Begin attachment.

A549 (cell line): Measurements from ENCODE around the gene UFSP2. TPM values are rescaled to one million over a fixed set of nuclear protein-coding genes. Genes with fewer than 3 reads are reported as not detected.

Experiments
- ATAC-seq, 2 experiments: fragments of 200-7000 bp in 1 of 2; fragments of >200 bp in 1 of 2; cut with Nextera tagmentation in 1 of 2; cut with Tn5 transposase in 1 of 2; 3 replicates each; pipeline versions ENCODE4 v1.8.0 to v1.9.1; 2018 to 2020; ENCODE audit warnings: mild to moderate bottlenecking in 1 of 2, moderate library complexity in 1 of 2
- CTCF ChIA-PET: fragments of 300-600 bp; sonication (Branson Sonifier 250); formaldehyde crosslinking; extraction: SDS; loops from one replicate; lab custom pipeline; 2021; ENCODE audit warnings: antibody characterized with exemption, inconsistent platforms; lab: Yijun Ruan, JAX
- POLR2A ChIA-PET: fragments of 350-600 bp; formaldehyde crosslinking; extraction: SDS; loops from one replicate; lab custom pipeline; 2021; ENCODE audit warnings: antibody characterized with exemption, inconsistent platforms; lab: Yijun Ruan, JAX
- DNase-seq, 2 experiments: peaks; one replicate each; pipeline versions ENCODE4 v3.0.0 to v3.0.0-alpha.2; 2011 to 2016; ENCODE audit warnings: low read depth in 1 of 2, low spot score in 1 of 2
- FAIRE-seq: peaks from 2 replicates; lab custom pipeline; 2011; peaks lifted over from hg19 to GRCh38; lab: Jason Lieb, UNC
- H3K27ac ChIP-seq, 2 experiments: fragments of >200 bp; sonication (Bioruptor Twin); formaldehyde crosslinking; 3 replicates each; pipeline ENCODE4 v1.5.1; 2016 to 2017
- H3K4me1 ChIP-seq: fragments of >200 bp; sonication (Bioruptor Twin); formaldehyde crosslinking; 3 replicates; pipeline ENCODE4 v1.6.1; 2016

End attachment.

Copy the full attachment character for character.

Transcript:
A549 (cell line): Measurements from ENCODE around the gene UFSP2. TPM values are rescaled to one million over a fixed set of nuclear protein-coding genes. Genes with fewer than 3 reads are reported as not detected.

Experiments
- ATAC-seq, 2 experiments: fragments of 200-7000 bp in 1 of 2; fragments of >200 bp in 1 of 2; cut with Nextera tagmentation in 1 of 2; cut with Tn5 transposase in 1 of 2; 3 replicates each; pipeline versions ENCODE4 v1.8.0 to v1.9.1; 2018 to 2020; ENCODE audit warnings: mild to moderate bottlenecking in 1 of 2, moderate library complexity in 1 of 2
- CTCF ChIA-PET: fragments of 300-600 bp; sonication (Branson Sonifier 250); formaldehyde crosslinking; extraction: SDS; loops from one replicate; lab custom pipeline; 2021; ENCODE audit warnings: antibody characterized with exemption, inconsistent platforms; lab: Yijun Ruan, JAX
- POLR2A ChIA-PET: fragments of 350-600 bp; formaldehyde crosslinking; extraction: SDS; loops from one replicate; lab custom pipeline; 2021; ENCODE audit warnings: antibody characterized with exemption, inconsistent platforms; lab: Yijun Ruan, JAX
- DNase-seq, 2 experiments: peaks; one replicate each; pipeline versions ENCODE4 v3.0.0 to v3.0.0-alpha.2; 2011 to 2016; ENCODE audit warnings: low read depth in 1 of 2, low spot score in 1 of 2
- FAIRE-seq: peaks from 2 replicates; lab custom pipeline; 2011; peaks lifted over from hg19 to GRCh38; lab: Jason Lieb, UNC
- H3K27ac ChIP-seq, 2 experiments: fragments of >200 bp; sonication (Bioruptor Twin); formaldehyde crosslinking; 3 replicates each; pipeline ENCODE4 v1.5.1; 2016 to 2017
- H3K4me1 ChIP-seq: fragments of >200 bp; sonication (Bioruptor Twin); formaldehyde crosslinking; 3 replicates; pipeline ENCODE4 v1.6.1; 2016